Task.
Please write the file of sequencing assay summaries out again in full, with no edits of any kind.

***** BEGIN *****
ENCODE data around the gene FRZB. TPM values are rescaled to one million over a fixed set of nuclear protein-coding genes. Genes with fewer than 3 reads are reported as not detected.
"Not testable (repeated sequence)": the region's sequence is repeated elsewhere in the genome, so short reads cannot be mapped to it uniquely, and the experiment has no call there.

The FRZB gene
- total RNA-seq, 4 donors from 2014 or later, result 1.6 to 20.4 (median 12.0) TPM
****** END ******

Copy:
ENCODE data around the gene FRZB. TPM values are rescaled to one million over a fixed set of nuclear protein-coding genes. Genes with fewer than 3 reads are reported as not detected.
"Not testable (repeated sequence)": the region's sequence is repeated elsewhere in the genome, so short reads cannot be mapped to it uniquely, and the experiment has no call there.

The FRZB gene
- total RNA-seq, 4 donors from 2014 or later, result 1.6 to 20.4 (median 12.0) TPM